A report by members of the governing Liberal Democratic party [LDP] and its junior coalition partner urges the government to abandon its promise to all 160,000 evacuees that their irradiated homes will be fit to live in again.

The plan instead calls for financial support for displaced residents to move to new homes elsewhere, and for more state funding for the storage of huge quantities of radioactive waste being removed from the 12-mile evacuation zone around the plant.

The parties' admission that some areas closest to the wrecked facility will remain too contaminated for people to make a permanent return is a blow to official assurances that radiation can be brought down to safe levels.

The government has come under pressure to abandon those promises amid evidence that attempts to reduce radiation to its target of 1 millisievert a year are failing.[ibid]

Atlanta, GA

#9 Nov 14, 2013
Meanwhile bomb-in-waiting oiltrains keep running on schedule on the north American railways.

What is good for the nukular goose (ALARA of 10) is obviously not good for the petroleum gander (see oil containers, ALARA of 1).

United States

#10 Nov 14, 2013
Nuclear uses trains as well, duh.

Atlanta, GA

#11 Nov 14, 2013
Somehow I missed the one that exploded in a huge ball of fire, wiping outan entire town of the map. Oh, wait, that was an oiltrain.?

United States

#12 Nov 14, 2013
Heck.. why do they store spent fuel assemblies/pins at the site.. A nightmare at Fukushima..

Columbia, SC

#13 Nov 15, 2013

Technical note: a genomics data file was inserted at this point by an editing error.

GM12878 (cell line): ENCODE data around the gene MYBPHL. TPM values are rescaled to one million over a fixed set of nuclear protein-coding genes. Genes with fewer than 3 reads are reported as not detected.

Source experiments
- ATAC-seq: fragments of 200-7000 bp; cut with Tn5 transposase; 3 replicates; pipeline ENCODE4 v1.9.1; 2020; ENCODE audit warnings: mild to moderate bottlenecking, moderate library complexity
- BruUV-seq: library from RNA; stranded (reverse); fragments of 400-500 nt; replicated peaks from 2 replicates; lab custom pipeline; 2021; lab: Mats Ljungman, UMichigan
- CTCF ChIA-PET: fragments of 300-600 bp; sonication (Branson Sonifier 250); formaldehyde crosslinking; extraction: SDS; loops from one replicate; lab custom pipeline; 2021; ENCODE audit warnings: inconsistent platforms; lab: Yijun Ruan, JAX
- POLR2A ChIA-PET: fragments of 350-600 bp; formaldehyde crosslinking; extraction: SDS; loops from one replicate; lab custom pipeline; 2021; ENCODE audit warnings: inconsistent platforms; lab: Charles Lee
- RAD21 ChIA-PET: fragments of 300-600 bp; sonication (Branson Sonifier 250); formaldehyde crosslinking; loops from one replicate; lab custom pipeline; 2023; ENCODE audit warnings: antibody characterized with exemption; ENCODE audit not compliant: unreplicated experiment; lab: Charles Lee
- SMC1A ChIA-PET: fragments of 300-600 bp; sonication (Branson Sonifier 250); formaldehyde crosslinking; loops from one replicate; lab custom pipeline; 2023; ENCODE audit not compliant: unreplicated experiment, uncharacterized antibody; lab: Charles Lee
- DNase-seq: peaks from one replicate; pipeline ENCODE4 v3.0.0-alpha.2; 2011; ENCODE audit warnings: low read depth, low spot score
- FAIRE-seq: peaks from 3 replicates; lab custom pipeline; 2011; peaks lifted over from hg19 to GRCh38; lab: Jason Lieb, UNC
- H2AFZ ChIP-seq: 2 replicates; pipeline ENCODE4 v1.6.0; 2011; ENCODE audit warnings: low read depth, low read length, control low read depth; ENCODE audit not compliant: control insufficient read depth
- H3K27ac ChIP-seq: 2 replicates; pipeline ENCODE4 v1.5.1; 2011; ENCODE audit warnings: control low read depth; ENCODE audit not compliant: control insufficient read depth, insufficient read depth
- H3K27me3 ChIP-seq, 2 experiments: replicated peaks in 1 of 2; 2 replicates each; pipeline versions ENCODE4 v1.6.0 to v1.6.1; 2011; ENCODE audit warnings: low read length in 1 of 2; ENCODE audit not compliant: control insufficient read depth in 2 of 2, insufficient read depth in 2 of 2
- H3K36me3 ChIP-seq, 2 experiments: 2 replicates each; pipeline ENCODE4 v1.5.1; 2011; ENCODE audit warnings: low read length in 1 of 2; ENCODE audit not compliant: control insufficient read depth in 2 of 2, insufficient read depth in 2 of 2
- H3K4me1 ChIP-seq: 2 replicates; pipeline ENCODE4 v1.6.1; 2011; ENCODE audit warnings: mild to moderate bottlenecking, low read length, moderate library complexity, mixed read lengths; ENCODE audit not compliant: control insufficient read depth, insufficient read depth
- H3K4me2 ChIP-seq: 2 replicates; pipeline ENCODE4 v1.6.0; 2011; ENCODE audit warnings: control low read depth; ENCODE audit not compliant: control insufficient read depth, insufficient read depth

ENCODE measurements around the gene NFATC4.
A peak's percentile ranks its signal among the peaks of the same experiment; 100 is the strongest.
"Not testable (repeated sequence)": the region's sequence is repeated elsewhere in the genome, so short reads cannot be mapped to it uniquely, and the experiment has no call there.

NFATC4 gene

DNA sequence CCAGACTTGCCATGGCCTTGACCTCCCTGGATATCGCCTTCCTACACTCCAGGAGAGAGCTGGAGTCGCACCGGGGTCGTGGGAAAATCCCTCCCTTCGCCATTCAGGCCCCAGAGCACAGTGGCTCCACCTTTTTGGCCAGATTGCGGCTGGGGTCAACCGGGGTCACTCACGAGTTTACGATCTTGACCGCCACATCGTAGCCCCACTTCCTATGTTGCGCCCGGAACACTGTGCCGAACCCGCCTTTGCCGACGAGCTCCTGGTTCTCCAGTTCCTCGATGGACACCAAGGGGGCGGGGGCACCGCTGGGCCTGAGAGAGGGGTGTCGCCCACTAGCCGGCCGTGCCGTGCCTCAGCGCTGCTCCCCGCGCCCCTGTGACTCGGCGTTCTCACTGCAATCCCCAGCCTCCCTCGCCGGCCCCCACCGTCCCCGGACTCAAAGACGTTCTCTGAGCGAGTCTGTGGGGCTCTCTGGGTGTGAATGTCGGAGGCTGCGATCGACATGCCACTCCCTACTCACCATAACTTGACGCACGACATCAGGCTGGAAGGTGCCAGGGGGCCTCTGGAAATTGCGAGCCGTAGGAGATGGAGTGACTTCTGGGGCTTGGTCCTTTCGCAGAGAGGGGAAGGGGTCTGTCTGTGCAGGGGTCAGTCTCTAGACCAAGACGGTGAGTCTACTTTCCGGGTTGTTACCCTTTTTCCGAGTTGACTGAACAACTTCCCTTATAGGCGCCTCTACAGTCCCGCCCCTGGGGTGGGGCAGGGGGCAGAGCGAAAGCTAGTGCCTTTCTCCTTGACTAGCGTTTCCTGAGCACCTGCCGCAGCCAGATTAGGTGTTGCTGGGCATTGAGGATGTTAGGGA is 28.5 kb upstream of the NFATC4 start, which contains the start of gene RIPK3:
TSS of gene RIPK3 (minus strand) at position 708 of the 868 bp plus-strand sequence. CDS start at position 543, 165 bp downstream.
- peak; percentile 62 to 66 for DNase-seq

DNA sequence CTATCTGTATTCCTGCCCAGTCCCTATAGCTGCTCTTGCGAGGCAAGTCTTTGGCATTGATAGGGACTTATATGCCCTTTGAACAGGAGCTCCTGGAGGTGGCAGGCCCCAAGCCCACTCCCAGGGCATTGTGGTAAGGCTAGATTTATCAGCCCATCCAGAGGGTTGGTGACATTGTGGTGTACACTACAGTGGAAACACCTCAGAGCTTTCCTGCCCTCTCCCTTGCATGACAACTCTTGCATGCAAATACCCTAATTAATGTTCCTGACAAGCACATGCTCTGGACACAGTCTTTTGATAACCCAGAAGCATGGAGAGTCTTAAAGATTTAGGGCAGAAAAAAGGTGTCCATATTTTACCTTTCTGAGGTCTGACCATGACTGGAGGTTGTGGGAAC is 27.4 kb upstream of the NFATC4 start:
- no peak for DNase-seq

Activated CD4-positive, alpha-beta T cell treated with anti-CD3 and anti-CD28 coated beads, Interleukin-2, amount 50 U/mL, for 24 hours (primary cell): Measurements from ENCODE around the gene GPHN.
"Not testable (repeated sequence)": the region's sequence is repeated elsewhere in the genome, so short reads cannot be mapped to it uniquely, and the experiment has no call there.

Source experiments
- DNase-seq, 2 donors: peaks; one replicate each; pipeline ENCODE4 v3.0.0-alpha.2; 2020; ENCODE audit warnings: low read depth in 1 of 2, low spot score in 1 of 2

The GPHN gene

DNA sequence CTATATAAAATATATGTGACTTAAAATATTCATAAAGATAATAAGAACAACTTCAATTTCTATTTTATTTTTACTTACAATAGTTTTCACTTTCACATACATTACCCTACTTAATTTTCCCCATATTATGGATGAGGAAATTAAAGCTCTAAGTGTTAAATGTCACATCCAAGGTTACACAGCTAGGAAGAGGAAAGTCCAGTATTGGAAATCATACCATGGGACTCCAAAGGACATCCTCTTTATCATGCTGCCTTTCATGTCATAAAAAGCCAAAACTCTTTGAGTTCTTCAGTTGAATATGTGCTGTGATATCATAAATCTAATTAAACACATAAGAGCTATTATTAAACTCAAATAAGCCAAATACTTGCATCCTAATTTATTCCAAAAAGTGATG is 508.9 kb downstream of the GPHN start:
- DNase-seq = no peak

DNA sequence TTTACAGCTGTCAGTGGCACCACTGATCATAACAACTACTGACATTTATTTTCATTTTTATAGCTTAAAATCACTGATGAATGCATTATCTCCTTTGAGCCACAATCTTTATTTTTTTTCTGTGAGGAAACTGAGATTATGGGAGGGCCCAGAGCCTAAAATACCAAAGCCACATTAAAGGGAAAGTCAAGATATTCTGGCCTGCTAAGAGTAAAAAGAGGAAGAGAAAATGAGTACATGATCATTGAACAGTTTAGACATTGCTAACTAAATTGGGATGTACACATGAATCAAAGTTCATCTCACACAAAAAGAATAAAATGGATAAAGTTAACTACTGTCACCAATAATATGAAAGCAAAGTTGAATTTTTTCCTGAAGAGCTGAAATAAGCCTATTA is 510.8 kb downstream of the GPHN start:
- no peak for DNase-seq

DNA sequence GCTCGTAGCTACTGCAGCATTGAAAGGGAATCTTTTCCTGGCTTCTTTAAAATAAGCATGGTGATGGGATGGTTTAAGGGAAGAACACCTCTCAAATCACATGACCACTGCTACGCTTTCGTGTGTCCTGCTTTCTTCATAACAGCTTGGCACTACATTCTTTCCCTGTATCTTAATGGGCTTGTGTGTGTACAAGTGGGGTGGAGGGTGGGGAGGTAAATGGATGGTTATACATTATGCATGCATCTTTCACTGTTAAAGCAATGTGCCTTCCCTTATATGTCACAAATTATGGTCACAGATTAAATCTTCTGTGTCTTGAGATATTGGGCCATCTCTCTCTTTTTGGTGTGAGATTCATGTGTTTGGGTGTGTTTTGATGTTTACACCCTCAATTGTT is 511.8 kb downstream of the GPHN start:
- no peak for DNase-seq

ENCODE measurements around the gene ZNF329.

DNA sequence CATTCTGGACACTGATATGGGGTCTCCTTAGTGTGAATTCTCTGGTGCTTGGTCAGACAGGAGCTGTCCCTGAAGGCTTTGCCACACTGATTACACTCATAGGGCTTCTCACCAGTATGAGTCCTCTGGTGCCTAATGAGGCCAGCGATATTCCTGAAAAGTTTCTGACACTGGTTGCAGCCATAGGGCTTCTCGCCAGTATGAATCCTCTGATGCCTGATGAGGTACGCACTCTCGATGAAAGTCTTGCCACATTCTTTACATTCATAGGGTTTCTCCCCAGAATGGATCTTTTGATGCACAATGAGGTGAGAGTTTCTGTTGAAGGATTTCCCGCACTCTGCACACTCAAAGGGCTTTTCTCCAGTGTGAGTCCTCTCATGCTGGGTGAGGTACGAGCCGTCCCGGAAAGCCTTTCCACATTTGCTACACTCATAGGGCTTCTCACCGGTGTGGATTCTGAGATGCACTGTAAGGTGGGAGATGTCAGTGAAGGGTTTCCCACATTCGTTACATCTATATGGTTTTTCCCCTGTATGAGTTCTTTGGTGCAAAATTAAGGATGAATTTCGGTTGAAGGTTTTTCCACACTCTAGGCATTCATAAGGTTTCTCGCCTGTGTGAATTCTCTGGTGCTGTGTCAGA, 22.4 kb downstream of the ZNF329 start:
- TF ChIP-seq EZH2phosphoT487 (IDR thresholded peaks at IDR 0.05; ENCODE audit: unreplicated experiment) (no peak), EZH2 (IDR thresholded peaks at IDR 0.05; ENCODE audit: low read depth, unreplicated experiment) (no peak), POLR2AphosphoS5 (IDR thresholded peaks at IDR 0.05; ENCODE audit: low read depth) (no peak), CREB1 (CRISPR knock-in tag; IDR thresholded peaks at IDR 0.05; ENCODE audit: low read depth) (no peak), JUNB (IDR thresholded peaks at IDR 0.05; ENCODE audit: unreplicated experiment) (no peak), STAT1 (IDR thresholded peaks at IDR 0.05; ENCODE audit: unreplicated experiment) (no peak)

Why do they do it at a lower sefety standard than that for the reactor proper?

United States

#14 Nov 15, 2013
Stone Mountain? I had fried chicken there, once..

Orleans, Canada

#15 Dec 13, 2013
An excellent study on how red tape and accountants killed nuclear power is at

It also explains why a nuclear renaissance is improbable, even though safe nuclear would be a great tool to fight AGW.


#16 Dec 13, 2013
LessFactMoreHype wrote:
Twelve years before then. I know that I have trouble remembering things exactly from twelve years before.

Orleans, Canada

#17 Dec 13, 2013
Oh, whoopeee. My stalker and sometimes heckler is back. Glad to see you are alive still. Merry Christmas and may your stockings be filled with high carbon coal..


#18 Dec 24, 2013
LessFactMoreHype wrote:
Scientists use 'forecasts'. The misuse of the term 'predictions' for forecasts can be seen by the fact that science is never absolute (forecasts have percentages). Predictions are for astrologers since they claim perfect accuracy.
What do we learn from James Hansen's 1988 prediction? ;
Mar 12, 2013 - Subsequent comparison of observations with predictions find that Hansen's Scenario B (which most closely matched the level of CO2 ...

Realizing the potential benefits of climate prediction to agriculture: issues, approaches, challenges
JW Hansen - Agricultural Systems, 2002 - Elsevier

Advances in application of climate prediction in agriculture
GL Hammer, JW Hansen, JG Phillips, JW Mjelde…- Agricultural …, 2001 - Elsevier

Everett, WA

#19 Dec 24, 2013
toxic topix AGW denier dirtling wrote:
What do we learn from........
What do we learn from the pigisms of the slimy steenking filthy vile reprobate rooting (& rotting) racist pukey proud pig, "earthling has no brain", "eart hling(alien has no affinity to Earth)", "injun killer(has no love for human beings)" dirtling? We learn the racist being of euros that swept over & extinguished 15,000 Native Tribes & severely stressed 15,000 other Native Tribes around the world is alive & not so well in the slimy steenking filthy vile reprobate rooting (& rotting) racist pukey proud pig, "earthling has no brain", "eart hling(alien has no affinity to Earth)", "injun killer(has no love for human beings)" dirtling..